unit-testing angularJS controllers in a non-trivial environment

I just released a new patch version of my angularJS sekeleton project ngStart. It now contains a sample unit test for a controller.

There are many examples out there how to unit test an angularJS controller. Basically you have to create a new controller scope yourself and tell angularJS to create a new scope instance for a given controller. This looks usually like this (as a jasmine test):

describe("the controller", function () {
	var contactController, scope;
	beforeEach(function () {
		inject(function ($rootScope, $controller) {
			scope = $rootScope.$new();
			contactController = $controller("contactController", {$scope: scope});
		});
	});

	it("should be something", function () {
		expect(scope.someProperty).toBeDefined();
	});
});

Note: this code assumes that the controller was registered in the production code via a call to angular.controller like this: angular.controller(“contactController”, function($scope){…}

The catches in my ngStart project are, that

  • its a requireJS environment and
  • that the controller is not registered by name as its usually done in simple projects, but the controller is defined inside a route definition without an explicit name. The controller is only valid for the given route. As far as I know, you can’t access it via a name anywhere outside.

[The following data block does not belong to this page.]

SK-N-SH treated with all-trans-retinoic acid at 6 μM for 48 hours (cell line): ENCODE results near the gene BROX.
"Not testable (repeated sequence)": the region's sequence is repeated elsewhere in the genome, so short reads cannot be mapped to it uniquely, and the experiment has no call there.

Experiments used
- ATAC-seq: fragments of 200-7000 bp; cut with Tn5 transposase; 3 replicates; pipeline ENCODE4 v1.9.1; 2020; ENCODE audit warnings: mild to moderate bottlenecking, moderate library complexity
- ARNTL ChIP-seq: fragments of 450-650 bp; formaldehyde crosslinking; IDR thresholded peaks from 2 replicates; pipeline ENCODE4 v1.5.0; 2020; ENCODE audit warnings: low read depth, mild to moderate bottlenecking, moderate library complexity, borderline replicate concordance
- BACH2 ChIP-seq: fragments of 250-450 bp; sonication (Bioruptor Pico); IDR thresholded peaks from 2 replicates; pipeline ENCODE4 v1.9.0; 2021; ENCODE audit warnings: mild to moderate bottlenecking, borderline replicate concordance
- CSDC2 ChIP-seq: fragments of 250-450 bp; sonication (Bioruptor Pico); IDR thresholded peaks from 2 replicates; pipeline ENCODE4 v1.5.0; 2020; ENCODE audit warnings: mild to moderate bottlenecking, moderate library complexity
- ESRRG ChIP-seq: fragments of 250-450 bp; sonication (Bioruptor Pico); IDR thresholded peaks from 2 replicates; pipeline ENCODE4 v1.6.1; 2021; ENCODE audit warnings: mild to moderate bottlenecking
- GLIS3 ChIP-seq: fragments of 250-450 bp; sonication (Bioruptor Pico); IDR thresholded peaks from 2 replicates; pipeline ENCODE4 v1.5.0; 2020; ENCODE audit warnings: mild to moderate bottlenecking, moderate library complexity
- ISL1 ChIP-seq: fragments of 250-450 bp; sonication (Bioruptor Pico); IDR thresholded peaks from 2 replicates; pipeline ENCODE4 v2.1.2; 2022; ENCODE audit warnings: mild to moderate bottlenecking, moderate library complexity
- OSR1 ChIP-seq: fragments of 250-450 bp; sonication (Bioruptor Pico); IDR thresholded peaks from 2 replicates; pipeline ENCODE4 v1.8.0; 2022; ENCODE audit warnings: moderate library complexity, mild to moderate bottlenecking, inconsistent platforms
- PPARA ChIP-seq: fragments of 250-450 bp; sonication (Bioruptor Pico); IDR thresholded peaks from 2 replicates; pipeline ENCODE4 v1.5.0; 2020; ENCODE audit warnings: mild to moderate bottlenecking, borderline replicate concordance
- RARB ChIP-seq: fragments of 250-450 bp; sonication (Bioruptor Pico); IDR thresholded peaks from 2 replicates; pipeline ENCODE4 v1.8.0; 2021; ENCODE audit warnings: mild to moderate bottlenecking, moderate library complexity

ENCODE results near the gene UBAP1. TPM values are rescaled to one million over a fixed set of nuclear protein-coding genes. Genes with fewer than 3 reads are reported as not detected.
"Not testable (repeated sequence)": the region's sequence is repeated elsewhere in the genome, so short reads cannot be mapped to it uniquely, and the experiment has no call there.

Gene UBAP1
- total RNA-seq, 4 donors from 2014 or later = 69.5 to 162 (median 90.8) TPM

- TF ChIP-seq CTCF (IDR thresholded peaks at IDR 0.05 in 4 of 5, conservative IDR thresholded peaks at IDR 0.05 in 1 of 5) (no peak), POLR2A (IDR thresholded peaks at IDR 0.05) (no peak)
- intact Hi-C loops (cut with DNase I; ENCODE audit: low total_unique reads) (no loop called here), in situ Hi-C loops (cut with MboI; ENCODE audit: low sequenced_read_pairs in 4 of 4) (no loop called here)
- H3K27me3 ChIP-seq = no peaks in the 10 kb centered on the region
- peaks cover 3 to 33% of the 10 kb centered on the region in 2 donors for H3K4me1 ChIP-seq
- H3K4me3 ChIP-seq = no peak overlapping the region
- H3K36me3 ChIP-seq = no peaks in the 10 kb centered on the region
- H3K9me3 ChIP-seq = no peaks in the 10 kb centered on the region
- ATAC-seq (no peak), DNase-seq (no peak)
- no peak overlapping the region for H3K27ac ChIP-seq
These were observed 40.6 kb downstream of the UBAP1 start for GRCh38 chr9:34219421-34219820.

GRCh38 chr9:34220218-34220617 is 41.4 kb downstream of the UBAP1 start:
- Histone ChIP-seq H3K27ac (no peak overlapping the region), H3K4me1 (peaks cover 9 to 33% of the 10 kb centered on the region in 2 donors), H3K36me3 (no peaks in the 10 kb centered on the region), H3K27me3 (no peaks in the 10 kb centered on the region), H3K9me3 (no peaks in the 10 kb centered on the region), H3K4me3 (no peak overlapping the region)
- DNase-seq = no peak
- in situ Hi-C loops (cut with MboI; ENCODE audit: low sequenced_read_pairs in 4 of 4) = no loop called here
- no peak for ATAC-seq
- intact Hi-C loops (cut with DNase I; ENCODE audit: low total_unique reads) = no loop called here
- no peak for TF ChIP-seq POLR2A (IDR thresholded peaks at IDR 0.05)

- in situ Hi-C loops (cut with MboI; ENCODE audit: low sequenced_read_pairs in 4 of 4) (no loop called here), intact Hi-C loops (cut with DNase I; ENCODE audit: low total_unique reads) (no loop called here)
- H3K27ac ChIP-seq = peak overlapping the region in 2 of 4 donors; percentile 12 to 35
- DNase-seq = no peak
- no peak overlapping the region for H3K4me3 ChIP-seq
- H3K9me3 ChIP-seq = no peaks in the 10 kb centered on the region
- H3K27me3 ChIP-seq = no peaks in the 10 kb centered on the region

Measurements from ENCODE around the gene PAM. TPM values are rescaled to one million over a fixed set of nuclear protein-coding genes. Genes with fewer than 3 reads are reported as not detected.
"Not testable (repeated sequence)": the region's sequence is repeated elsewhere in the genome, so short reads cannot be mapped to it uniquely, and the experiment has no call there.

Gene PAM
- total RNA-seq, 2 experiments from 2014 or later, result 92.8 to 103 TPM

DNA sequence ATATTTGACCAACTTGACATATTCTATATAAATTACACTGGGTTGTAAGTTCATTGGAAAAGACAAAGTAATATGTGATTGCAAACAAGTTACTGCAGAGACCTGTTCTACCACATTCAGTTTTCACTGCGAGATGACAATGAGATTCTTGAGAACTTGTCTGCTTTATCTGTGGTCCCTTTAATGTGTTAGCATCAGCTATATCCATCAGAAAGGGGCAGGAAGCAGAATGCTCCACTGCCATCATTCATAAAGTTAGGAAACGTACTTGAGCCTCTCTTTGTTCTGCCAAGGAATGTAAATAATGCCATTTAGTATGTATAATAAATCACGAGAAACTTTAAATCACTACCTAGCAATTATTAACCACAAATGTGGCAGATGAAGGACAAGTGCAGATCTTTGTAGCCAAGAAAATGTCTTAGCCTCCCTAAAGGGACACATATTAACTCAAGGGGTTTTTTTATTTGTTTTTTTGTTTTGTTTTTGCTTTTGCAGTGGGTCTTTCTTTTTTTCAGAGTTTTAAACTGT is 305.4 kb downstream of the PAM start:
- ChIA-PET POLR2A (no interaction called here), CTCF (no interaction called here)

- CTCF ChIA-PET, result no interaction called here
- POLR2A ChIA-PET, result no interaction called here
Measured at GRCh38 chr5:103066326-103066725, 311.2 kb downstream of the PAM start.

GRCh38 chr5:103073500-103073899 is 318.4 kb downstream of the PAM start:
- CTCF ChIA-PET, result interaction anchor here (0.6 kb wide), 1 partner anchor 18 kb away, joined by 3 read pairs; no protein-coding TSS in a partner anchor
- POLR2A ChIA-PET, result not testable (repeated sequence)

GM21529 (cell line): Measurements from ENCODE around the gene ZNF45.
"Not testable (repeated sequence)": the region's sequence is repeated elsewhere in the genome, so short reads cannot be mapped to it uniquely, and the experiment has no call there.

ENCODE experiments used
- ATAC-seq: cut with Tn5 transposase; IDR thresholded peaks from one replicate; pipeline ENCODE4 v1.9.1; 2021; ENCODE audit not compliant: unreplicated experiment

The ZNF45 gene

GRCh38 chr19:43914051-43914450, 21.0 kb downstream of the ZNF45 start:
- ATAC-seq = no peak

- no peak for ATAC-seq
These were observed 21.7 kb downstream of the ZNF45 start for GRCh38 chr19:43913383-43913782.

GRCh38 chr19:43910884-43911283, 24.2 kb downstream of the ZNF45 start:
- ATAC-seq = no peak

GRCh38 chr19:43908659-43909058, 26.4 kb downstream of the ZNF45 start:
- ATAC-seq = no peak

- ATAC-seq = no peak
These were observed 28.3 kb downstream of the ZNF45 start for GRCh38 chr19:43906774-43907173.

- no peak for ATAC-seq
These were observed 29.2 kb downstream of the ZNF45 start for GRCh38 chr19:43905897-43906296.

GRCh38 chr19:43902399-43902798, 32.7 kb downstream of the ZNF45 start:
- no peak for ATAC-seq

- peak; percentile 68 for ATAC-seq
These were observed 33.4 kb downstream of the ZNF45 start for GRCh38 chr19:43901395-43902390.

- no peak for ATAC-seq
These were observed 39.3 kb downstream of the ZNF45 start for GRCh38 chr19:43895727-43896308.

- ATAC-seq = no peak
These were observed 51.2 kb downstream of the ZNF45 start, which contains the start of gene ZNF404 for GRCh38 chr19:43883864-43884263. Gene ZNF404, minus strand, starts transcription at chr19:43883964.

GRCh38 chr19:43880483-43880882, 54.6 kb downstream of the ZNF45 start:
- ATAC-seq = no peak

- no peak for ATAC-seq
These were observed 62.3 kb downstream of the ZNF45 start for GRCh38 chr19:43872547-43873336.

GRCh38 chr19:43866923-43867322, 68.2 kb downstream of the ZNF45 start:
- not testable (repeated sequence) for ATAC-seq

The route definition looks like this:

define(['angular', 'ContactController'], function (angular, ContactController) {

	var contact = angular.module("contact", []);

	contact.config(["$routeProvider", function($routeProvider) {
		$routeProvider.when('/contact/', {
			templateUrl: 'contact.html',
			controller: ContactController
		});
	}]);

	return contact;
});

 

How do you test the controller now in a unit test if you can’t access it via name?

Easy.

As we can load the controller definition with requireJS (aka its function representation) you can give the $controller function this controller function directly. You don’t have to provide a string which angularJS uses to look for a registered function like its done with a call to angular.controller(“name”, controllerFunction).

The rest is the standard behaviour like above:

define(["contact/ContactController"], function(ContactController) {
	describe("the controller", function () {
		var contactController, scope;

		beforeEach(function () {
			inject(function ($rootScope, $controller) {
				scope = $rootScope.$new();
				contactController = $controller(ContactController, {$scope: scope});
			});
		});

		it("should be something", function () {
			expect(scope.someProperty).toBeDefined();
		});
	});
});

Leave a Reply

Your email address will not be published. Required fields are marked *


*